Tuesday, May 31
The inaugural Dot To Dot Festival gives us twenty-six bands and a clutch of top DJs, providing almost twelve hours of music, across three Nottingham venues. But with so much to choose from, who should you see?
Taking to the stage the Social at 4:30 are Beats Capri. They’re a Boy/Girl quartet, bringing an early touch of glamour to proceedings courtesy of some red leopard skin leggings and a smudge of kohl eyeliner. Tunes such as ‘Young Blood’ are poppy yet possess an abrasive edge, bringing to mind those yelping riot grrrls Sleater-Kinney.
MP3 Beats Capri - 145
MP3 Beats Capri - Young Blood
Here's a duo who provide the kind of beautiful, laid-back tunes that are perfect for a Sunday afternoon. Several instruments are used, including keyboard, xylophone, a jaunty accordion and a mournful cello. I’m led to believe that this was their first ever gig. If this is the case then their fragile and haunting performance is even more remarkable.
Snow White take around a second to destroy the relaxed ambience of the venue. They’re noisy and seemingly tuneless. In fact I’m not certain that each band member was even playing the same song. Time to beat a hasty retreat across town to the Rescue Rooms…
At this time of the day during a festival, what you need is a hyperactive, avant-garde saxophone player. Step forward Twisted Charm’s Luke Georgiou. The Londoners show a definite two-tone influence with the pulsing saxophone augmented by driving rhythms. There’s a lot of jumping around and some great tunes, with most of the crowd sporting big grins when they leave the stage.
Listen to four tracks
White Rose Movement
Take that smile off your face though, there’s something serious going on next door at Stealth. White Rose Movement frontman Finn Vine has the anguished look of a man who has just finished second in an Ian Curtis dancing competition. He whirrs around the stage equal parts menacing and amusing. Later in the set he uses a Vox Teardrop guitar (the one used by Curtis in the Love Will Tear Us Apart video). An act of idol worship or a mere coincidence?
WRM are seemingly cut from the same cloth as many young British bands of the moment, but improbably named keyboard player Taxxi lifts the songs above the post punk crowd. When her synth comes to forefront is when the band are at their best, bringing to mind the epic Depeche Mode in their pomp. A smile once in a while wouldn’t hurt though would it?
Every Move A Picture
Back at the Rescue Rooms, Every Move A Picture have recently supported Radio 4 on tour and it shows. Punk funk dynamics augmented by keyboards (sadly mostly from samples) provide an entertaining if slightly repetitive set, closing with the catchy ‘Signs Of Life’. Their singer wears a fetching tank-top, possibly knitted by his nan.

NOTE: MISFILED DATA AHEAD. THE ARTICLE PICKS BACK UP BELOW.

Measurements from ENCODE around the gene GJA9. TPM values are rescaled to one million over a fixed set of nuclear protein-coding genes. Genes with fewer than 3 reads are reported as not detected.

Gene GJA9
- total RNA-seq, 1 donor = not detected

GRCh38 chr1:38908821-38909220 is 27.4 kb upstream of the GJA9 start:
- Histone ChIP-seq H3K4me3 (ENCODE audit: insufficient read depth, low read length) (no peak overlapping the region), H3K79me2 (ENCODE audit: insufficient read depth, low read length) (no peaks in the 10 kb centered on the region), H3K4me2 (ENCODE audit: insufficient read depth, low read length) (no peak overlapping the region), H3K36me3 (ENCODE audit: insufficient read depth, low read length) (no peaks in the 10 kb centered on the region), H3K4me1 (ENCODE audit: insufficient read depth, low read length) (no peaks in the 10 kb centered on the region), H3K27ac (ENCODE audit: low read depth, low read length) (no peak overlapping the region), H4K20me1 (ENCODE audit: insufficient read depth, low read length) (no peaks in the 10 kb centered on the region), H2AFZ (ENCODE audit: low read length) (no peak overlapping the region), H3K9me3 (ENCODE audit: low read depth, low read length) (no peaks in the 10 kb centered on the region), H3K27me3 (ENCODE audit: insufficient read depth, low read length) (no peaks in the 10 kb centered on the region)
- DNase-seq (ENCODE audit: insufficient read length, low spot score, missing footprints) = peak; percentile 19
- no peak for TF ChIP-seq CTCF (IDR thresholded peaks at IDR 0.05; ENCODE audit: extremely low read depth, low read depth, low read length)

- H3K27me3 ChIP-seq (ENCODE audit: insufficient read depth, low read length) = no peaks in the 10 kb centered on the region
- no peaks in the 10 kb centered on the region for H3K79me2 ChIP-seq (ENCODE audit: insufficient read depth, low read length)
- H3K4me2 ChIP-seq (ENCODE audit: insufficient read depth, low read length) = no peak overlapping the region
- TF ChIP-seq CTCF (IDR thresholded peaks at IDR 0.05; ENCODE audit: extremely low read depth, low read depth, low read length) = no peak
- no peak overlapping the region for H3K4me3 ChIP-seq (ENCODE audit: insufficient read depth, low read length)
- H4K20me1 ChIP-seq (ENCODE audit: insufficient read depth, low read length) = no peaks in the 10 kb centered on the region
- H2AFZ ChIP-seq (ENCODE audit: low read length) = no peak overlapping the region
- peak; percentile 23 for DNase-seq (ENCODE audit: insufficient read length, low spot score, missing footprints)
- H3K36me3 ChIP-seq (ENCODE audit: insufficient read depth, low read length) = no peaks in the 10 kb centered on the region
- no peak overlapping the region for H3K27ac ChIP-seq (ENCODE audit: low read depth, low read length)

Listen to three tracks
Next up are Komakino - an outfit that plays unremarkable emo by numbers. Despite being named after a Joy Division song, there are no dark forces at work here, just the usual slightly tortured vocal delivery and chiming guitars that you can see so often on MTV2. They’re not bad, but there’s nothing outstanding or memorable here. Perhaps festival fatigue is setting in.
As Big Apple punk funk legends Radio 4 cram themselves onto the small stage in Stealth, you sense something special is afoot. Led by the diminutive ball of energy that is Anthony Roman, the five-piece storm through a selection of tracks from their now bulging back catalogue.
Radio 4 are regular visitors to Nottingham and obviously love playing here. The crowd love them too and an impromptu mosh pit develops, lurching forward onto the stage into the equipment, causing the band to stop mid-song. They don’t mind though - they’re feeding off the energy. ‘Dance To The Underground’ allows percussionist PJ O’Connor to take centre stage and unleash a ferocious bongo solo. Splendid.
MP3 Radio 4 - Eyes Wide Open
MP3 Radio 4 - Get Set To Fall Out
After the sheer exuberance of the New Yorkers - Scouse electro boffins Ladytron can only be described as a disappointment. Recently signed to Island and ready to release their new album, there’s a tangible sense of anticipation in the air.
Some sort of technical problem means their set is short and subdued. There is little movement onstage, with videoscreens at least providing some interest. Whilst songs such as ‘Cracked LCD’ sound so dynamic on record, tonight’s live performance is a terrible letdown. There’s no energy there and whilst many bands have a cool stage presence, Ladytron’s icy, aloof demeanour is taking things too far.
As they slope off after half an hour, it’s all over - but perhaps we shouldn’t judge them too harshly tonight, when they clearly weren’t firing on all cylinders. Perhaps I should have gone to see The Rakes next door instead...
Despite the downbeat ending, it was a fantastic day and credit must go to the organisers for booking a varied and eclectic lineup and making it feel like a full on festival.
Band of the day - Radio 4
Disappointment of the day - Ladytron
Surprise of the day - Felix & Twisted Charm
See you next year then?